- Born in the late 60's, Chesy hails from a Welsh mining village with a long name and was pretty glad when he got the Hell out of there. He got into Rock/Metal in about 1980, thanks to a TISWAS related incident (Rainbow video for All Night Long) and thankfully has never looked back. Chesy often sang solo in the school choir, but thanks to a puberty related incident his voice is now completely bolloxed, although in his own head Paul thinks he sounds like a blend of Coverdale and Dio (R.I.P). He was brought up on the classics - Deep Purple, Rainbow, Thin Lizzy, Rush, Whitesnake and loved melodic rock and the Hair Bands of the 80's. (Nowadays, he has progressed a little and prefers a more technical and/or progressive metal - Dream Theater, Rush, Symphony X, Porcupine Tree, Pain Of Salvation, Spock's Beard. He hates Black and Death Metal (can't stand the grunting) but for some unknown reason loves the magnificent Opeth! He wont stop this blog until his beloved FM finally play the likes of the NEC as a headlining act!!!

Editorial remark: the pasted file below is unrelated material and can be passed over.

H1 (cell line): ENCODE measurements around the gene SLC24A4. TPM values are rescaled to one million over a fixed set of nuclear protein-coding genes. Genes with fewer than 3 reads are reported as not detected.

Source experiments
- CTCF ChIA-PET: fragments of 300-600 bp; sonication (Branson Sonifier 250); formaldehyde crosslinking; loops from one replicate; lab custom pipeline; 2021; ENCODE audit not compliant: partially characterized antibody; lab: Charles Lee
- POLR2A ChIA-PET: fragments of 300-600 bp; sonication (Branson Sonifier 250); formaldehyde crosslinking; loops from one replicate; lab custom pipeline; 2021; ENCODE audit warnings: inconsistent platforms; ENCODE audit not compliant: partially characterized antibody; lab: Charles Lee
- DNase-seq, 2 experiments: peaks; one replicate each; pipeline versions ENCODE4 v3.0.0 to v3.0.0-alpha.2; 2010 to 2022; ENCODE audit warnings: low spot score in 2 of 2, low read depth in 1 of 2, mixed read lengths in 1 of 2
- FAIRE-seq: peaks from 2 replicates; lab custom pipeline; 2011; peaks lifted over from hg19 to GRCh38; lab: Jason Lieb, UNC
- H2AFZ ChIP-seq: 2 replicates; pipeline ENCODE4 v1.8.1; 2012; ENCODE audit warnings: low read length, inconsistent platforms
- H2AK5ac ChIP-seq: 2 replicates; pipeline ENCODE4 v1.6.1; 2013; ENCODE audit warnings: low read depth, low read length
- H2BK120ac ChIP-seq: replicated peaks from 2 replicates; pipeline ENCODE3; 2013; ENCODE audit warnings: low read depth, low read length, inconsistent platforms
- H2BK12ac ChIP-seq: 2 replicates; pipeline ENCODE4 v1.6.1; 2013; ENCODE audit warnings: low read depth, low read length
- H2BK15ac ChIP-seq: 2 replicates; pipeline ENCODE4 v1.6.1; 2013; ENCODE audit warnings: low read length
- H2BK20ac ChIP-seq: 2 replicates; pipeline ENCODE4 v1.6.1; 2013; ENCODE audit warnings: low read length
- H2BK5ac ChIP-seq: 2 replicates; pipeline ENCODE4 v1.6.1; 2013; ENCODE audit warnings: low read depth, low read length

Tuesday, 7 July 2015
Kelly Keeling - Mind Radio Album review
Well-known to melodic rock aficionados, Keeling has a decent pedigree with namely Baton Rouge, Heaven & Earth, TSO, work with Schenker, Norum etc, and Blue Murder on his extensive CV. All in all, he has appeared or written songs on 60 albums! His excellent Red Zone Rider album was one of the highlights of 2014. 2015 sees him shacked up in the Frontier stable with the Frontiers ‘go-to’ guy, Alessandro Del Vecchio
Mind Radio gets off to a great start with the energetic up-tempo ‘This Love Is Our Paradise’ and the pacey ‘Isolated Man’. The decent pace continues thru the first half of Mind Radio with ‘Sunshine Over Me’ the best of the bunch. Once the second half hits its more music by numbers and sees a dip in quality, which is unusual considering the talents of Keeling and Del Vecchio. God only knows what the fuck they were thinking of with the god-awful Monkey House, a whiney, mess of a song.
Red Zone Rider is an album that I turn back to frequently, but sadly Mind Radio isn’t one to have repeated listens beyond 3 or 4 tracks